Since the Taliban seized power in Afghanistan, the international community has pledged to hold the militant Islamist group accountable for its treatment of women.
But many of the delegations sent by foreign governments and organizations to meet with the Taliban have excluded women. Even talks with the militants over women’s rights have been male-only.
The move has provoked a backlash from Afghan women and international rights activists who accuse foreign diplomats and agencies of hypocrisy.
The Taliban has reimposed many of the repressive laws against women that were a hallmark of its brutal regime in the 1990s, including severely curtailing girls’ education and banning many women from working.
“It is shocking that in 2021, after decades of work on why it necessary for women to be full participants in all peace processes, countries, UN agencies, and aid groups would send men-only delegations to meet with the Taliban,” Heather Barr, the associate director of the women’s rights division at Human Rights Watch, told RFE/RL.
Barr has cataloged the male-only meetings under the hashtag #sausageparty on her Twitter feed in a bid to underscore the importance of women participating in discussions with Afghanistan’s new hard-line rulers.
Germany and the Netherlands on November 18 became the latest countries to hold meetings with Taliban leaders without the presence of women.
No women could also be seen in photographs from the Taliban’s recent meetings with representatives from the European Union, Britain, Turkey, Russia, China, and Pakistan. Women were also absent from the Taliban's talks with the UN Children’s Fund, the International Committee of the Red Cross, and Doctors Without Borders.
Asila Wardak, a former Afghan diplomat who was part of a delegation of prominent Afghan women who visited the UN headquarters in New York last month, said they raised the issue with UN agencies.
“We told them that by not including women in their delegations they were signaling to the Taliban that they were obeying the Taliban's rules on excluding women,” she told RFE/RL. “As long as women are unable to engage directly with the Taliban, they will be left behind.”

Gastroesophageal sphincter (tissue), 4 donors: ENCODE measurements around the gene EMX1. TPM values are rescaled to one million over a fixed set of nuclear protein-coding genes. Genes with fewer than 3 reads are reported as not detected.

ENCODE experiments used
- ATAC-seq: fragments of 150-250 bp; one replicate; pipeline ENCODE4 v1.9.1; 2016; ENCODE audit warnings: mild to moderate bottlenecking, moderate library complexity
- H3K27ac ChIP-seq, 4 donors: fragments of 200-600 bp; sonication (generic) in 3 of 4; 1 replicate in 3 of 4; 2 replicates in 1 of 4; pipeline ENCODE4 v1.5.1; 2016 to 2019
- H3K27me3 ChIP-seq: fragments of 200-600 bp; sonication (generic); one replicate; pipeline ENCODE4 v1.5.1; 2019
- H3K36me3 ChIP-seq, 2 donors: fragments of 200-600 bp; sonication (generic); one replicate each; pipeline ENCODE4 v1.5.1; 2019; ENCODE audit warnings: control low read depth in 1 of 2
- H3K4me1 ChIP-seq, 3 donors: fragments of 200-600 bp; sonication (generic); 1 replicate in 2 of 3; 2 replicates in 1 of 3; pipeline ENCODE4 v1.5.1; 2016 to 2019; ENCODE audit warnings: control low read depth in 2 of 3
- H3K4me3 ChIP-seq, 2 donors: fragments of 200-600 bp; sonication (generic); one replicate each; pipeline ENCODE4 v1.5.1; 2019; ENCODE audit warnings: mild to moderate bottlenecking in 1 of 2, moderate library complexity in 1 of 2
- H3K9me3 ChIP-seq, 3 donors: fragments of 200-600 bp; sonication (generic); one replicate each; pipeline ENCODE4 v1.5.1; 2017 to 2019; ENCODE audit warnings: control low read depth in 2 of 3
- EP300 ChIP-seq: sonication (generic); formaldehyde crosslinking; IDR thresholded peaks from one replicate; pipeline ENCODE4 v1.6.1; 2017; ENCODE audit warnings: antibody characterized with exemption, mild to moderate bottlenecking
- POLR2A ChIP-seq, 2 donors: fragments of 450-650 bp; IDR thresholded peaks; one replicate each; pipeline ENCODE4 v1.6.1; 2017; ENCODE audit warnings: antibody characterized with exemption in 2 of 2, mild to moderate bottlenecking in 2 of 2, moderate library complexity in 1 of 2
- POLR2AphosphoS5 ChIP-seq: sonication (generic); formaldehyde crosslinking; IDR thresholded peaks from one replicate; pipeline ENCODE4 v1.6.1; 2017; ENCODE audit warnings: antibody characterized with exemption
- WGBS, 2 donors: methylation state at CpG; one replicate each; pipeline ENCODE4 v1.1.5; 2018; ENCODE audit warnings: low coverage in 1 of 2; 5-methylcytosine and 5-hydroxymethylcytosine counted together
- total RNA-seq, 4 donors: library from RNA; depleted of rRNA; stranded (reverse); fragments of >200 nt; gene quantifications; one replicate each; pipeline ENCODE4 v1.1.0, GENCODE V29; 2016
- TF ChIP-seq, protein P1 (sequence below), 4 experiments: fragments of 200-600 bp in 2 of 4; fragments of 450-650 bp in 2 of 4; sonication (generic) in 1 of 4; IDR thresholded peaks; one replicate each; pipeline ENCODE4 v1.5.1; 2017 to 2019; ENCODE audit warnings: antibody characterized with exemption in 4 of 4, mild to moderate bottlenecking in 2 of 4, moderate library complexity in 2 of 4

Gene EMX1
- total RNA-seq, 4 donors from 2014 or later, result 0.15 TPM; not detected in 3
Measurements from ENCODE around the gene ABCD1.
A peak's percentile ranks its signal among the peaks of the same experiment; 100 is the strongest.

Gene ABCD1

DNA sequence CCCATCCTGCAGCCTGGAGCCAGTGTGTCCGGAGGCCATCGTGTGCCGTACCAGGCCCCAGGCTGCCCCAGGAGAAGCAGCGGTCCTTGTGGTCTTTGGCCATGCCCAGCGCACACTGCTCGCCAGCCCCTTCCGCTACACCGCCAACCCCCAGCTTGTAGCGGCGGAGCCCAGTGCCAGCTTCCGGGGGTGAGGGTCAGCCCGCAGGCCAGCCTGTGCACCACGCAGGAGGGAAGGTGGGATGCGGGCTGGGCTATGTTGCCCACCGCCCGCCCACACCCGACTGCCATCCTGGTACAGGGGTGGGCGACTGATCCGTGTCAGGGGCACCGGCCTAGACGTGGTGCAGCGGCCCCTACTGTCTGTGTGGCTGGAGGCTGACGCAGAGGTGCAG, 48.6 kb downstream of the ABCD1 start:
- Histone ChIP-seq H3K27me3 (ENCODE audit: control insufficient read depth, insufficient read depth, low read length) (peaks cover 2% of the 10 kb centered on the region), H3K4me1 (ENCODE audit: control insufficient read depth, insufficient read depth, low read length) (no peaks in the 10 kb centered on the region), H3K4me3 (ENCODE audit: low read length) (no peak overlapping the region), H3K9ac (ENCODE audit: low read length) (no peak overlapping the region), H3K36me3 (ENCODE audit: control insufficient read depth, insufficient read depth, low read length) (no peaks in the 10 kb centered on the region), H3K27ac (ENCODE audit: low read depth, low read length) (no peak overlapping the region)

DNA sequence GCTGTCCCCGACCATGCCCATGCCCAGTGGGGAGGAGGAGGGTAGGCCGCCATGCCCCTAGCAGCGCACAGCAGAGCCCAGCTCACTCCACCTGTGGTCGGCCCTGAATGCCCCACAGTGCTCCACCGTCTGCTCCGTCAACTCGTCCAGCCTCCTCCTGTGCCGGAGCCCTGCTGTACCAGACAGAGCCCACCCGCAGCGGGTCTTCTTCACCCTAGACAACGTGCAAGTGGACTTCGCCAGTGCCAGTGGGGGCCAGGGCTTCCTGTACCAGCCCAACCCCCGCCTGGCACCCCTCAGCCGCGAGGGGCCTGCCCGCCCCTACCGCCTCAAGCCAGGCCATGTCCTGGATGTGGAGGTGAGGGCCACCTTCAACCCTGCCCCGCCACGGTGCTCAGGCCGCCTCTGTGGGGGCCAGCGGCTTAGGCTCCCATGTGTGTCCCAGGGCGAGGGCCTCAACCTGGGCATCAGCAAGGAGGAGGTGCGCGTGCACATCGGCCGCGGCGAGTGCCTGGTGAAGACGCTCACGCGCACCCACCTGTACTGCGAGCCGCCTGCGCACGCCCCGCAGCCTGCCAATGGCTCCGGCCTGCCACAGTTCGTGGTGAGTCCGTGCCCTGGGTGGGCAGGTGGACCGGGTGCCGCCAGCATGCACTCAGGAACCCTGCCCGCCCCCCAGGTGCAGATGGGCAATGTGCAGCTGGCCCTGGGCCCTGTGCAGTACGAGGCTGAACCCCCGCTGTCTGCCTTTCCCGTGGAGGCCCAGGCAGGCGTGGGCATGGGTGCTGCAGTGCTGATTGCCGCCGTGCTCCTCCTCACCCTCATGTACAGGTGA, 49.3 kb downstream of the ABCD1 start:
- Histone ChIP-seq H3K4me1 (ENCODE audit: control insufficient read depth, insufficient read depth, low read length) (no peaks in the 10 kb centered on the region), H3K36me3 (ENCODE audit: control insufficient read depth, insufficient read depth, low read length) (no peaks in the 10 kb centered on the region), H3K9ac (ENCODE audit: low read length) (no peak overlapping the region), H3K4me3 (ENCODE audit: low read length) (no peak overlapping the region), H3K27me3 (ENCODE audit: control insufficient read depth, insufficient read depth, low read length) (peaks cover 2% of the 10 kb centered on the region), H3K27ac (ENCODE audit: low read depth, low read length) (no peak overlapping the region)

Maryam Baryalay, the head of the Organization for Social Research Analysis, a research organization that was formerly based in Kabul, says Western governments and organizations are inadvertently undermining women’s rights in Afghanistan.
“Accommodating the Taliban's idea of woman-less political negotiations is grotesque and wrong,” she told RFE/RL.
Deborah Lyons, the UN’s special representative for Afghanistan, is the most prominent woman to regularly engage with Taliban leaders.
She told the UN Security Council on November 17 that despite Taliban assurances on “the protection of women’s rights within Islamic law, including education, there has been a general curtailment of Afghan women and girls’ fundamental rights and freedoms.”
After it toppled the internationally recognized government in Kabul in mid-August, the Taliban claimed it would show more moderation than during its brutal rule from 1996 to 2001.
But the militants have excluded women from their new interim government. They have also banned secondary-school education for many girls and ordered the vast majority of women not to return to work.
Afghan women have taken to the streets to demand their rights, including in Kabul. But the Taliban has dispersed the small demonstrations by brute force, often beating and detaining protesters.
“These women need support and solidarity more than ever as they continue to struggle against what is quickly becoming a gender apartheid system,” said Sahar Halaimzai, an Afghan activist and fellow at the Washington-based Atlantic Council think tank.